Meanwhile the porter has lit the oil lantern hanging by a chain over the door of the inn ; a celestial hand has performed a similar office for the evening star above the peaks; and through the hush that has settled on the square comes a distant sound of bells. . . . Instantly the action begins ; the innkeeper appears, supported by the porter and waiter; a wave of animation runs through the chorus ; the Pomeranian trots down the road; and presently the fagged leaders of the Thusis diligence turn their heads round the corner of the square. The preposterous yellow coach — a landau attached to a glass “ Clarence ” — crosses the cobble-paved stage, swinging round with a grand curve to the inn door; vague figures, detaching themselves from the chorus, flit about the horses or help the guard to lift the luggage down ; the two syndics, critically aloof, lean on their sticks to watch the scene ; the Pomeranian bustles between the tired horses’ legs ; and the diligence doors let out a menagerie of those strange folk whom one sees only on one’s travels. Here they come, familiar as the figures in a Noah’s ark : Germans first, the little triple-chinned man with a Dachshund, out of Fliegende Blätter, the slippered Hercules with a face like that at the end of a meerschaum pipe, and their sentimental females; shrill and vivid Italians ; a pleasant fat - faced priest; Americans going “right through,” with their city and state writ large upon their luggage; English girls like navvies, and Frenchmen like girls. The arched doorway absorbs them, and another jingle of bells and a flash of lamps on the bridge proclaim that the Chiavenna diligence is coming. . . .

The same ceremony repeats itself; and another detachment of the traveling menagerie descends. This time there is a family of rodents, who look as though they ought to be inclosed in wire-netting and judiciously nourished on lettuce; there is a small fierce man in knickerbockers and a sash, conducting a large submissive wife and two hypocritical little boys who might have stepped out of The Mirror of the Mind; there is an unfortunate lady in spectacles, who looks like one of the Creator’s rejected experiments, and carries a gray linen bag embroidered with forget-me-nots ; there is the inevitable youth with an alpenstock, who sends home a bunch of edelweiss to his awe-struck family. . . . These too disappear ; the horses are led away ; the chorus disperses, the lights go out, the performance is over. Only one spectator lingers, a thoughtful man in a snuff-colored overcoat, who gives the measure of the social resources of Splügen by the deliberate way in which, evening after evening, he walks round the empty diligences, looks into their windows, examines the wheels and poles, and then mournfully vanishes into the darkness.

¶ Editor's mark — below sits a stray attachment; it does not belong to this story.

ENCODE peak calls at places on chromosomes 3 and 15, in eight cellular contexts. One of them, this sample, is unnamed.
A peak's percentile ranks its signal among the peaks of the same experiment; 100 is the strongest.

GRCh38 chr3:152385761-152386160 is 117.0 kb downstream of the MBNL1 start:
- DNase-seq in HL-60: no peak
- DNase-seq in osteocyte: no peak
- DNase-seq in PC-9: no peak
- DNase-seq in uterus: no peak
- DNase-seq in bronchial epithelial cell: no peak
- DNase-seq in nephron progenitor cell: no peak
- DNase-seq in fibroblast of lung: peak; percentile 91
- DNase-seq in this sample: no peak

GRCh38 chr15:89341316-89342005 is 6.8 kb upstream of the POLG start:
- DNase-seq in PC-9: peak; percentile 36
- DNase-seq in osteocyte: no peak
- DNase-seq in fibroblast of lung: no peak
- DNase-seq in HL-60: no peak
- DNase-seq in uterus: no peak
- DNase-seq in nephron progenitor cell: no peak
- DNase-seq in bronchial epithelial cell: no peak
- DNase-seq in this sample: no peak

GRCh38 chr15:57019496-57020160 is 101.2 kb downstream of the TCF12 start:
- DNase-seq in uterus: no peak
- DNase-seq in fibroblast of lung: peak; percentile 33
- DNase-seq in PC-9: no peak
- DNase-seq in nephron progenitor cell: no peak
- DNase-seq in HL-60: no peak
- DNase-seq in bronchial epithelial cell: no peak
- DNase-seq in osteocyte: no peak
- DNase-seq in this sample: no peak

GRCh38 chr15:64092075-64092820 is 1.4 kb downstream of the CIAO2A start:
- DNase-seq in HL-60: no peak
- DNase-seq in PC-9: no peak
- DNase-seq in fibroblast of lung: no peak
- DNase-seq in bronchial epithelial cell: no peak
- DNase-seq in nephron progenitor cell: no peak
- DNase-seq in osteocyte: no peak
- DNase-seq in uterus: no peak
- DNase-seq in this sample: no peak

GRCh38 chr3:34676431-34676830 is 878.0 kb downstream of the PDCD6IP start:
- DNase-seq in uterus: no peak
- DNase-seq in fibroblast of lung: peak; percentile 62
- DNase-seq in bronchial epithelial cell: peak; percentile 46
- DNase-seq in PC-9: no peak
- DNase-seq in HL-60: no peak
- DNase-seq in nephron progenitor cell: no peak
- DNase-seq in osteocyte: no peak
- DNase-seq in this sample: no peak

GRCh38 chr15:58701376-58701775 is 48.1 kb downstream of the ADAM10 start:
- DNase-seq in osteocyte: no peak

At last the two diligences have the silent square to themselves. There they stand, side by side in dusty slumber, till the morning cow bells wake them to departure. One goes back to Thusis ; to the region of good hotels, pure air, and scenic platitudes. It may go empty for all we care. But the other . . . the other wakes from its Alpine sleep to climb the cold pass at sunrise and descend by hot windings into the land where the church steeples turn into campanili, where the vine, breaking from perpendicular bondage, flings a liberated embrace about the mulberries, and far off, beyond the plain, the mirage of domes and spires, of painted walls and sculptured altars, beckons forever across the dustiest tracts of memory. In that diligence our seats are taken.

Edith Wharton.